ALPHARETTA, Ga. — The Alpharetta City Council was scheduled to give its final approval this week on a $141 million spending plan for the coming fiscal year.

The proposed 2020 budget, which goes into effect July 1, calls for $12 million in increased spending over last year. Part of that increase – about $7 million – will go to capital expenditures, one-time expenses like road improvements, bridges, vehicles and land purchases. A large portion of the money earmarked for these capital expenses will come through the special transportation sales tax which county voters passed in 2016.

City officials passed the proposed budget on its first reading May 28. That vote came despite officials having no clear picture yet of how much the city expects to receive in property tax revenue. The city’s property values are set by the Fulton County Assessor’s Office, which has yet to release the abstract.

Nevertheless, City Council members have fixed the tax rate on property at 5.75 mills, a level maintained for the past 12 years. One mill generates $1 in revenue for every $1,000 in a property’s taxable value.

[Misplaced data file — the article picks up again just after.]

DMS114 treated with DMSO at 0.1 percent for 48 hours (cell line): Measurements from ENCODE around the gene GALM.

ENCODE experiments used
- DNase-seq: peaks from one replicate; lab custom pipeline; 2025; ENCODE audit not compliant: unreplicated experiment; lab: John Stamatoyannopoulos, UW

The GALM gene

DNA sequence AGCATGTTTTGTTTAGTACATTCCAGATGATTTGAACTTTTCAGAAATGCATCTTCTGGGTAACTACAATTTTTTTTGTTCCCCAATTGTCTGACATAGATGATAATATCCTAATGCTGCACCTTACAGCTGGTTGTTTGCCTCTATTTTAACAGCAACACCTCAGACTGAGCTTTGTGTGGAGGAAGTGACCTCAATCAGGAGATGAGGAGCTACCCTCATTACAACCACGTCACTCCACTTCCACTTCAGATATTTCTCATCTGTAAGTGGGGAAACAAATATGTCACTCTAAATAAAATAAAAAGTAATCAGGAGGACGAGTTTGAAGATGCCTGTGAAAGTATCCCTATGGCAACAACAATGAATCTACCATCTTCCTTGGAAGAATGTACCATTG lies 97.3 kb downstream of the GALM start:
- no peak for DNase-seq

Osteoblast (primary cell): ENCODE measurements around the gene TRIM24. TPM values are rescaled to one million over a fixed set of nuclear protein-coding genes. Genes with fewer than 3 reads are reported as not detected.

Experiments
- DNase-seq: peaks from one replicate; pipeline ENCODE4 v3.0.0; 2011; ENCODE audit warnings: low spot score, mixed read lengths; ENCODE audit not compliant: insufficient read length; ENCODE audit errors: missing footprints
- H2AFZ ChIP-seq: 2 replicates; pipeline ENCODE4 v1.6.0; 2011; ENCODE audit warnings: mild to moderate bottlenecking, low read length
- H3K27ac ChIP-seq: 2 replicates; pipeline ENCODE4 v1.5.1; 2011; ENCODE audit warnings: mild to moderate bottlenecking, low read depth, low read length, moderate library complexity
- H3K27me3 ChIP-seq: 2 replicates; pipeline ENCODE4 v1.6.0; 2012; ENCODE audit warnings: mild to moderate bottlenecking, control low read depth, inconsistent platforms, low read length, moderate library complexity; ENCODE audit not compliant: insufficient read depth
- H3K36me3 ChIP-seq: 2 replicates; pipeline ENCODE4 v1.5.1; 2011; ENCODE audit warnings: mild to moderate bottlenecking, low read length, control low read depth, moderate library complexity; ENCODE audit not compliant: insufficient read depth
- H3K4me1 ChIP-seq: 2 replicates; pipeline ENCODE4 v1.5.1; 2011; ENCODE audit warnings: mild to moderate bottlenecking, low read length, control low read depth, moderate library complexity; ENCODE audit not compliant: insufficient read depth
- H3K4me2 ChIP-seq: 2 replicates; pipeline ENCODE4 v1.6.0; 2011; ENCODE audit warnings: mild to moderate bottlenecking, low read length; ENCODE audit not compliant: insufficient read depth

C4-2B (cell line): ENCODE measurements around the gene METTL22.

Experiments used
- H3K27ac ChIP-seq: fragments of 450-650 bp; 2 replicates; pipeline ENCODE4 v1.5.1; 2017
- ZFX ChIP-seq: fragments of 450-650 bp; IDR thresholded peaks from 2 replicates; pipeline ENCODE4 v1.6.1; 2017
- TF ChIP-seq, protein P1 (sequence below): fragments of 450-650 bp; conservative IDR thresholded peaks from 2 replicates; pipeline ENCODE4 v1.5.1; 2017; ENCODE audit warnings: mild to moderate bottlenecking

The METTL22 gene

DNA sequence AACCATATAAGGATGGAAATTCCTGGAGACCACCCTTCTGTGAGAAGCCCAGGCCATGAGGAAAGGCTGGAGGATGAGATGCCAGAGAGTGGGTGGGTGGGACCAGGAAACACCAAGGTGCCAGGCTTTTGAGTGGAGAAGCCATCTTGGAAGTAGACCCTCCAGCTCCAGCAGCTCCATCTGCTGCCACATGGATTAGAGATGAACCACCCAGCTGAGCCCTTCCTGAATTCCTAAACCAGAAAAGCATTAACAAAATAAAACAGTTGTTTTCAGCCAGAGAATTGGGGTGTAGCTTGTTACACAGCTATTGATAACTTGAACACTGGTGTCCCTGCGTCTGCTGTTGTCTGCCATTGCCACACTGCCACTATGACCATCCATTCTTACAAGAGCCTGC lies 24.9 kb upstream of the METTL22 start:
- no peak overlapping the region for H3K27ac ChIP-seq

Thanks to a new floating homestead exemption enacted last year, this means local homeowners are likely to see a slight decrease in their property tax bill from the city. The new exemption rolls back owner-occupied home values to 2017 levels.

City officials say the new exemption will mean a decrease in property tax revenues to the city of almost $600,000, a decline of about 2.4 percent from last year.

However, officials point out they expect growth in revenues from other sources, such as licensing and franchise fees, insurance premium taxes and charges for services.

Another key funding source is the special transportation sales tax, now in its third year. This year, the city expects to receive about $16.3 million thanks to the tax, which will be applied to major road projects approved by voters when the tax was passed in 2016.

The 2020 budget includes the addition of 8.5 full-time-equivalent employees, bringing the total to 452.

Of note in this year’s budget, city officials eliminated funding for fees and consulting work to the Georgia Municipal Association after that organization lobbied this year for passage of a telecom bill the city opposed. The $29,000 in funding will now be used for local capital projects.

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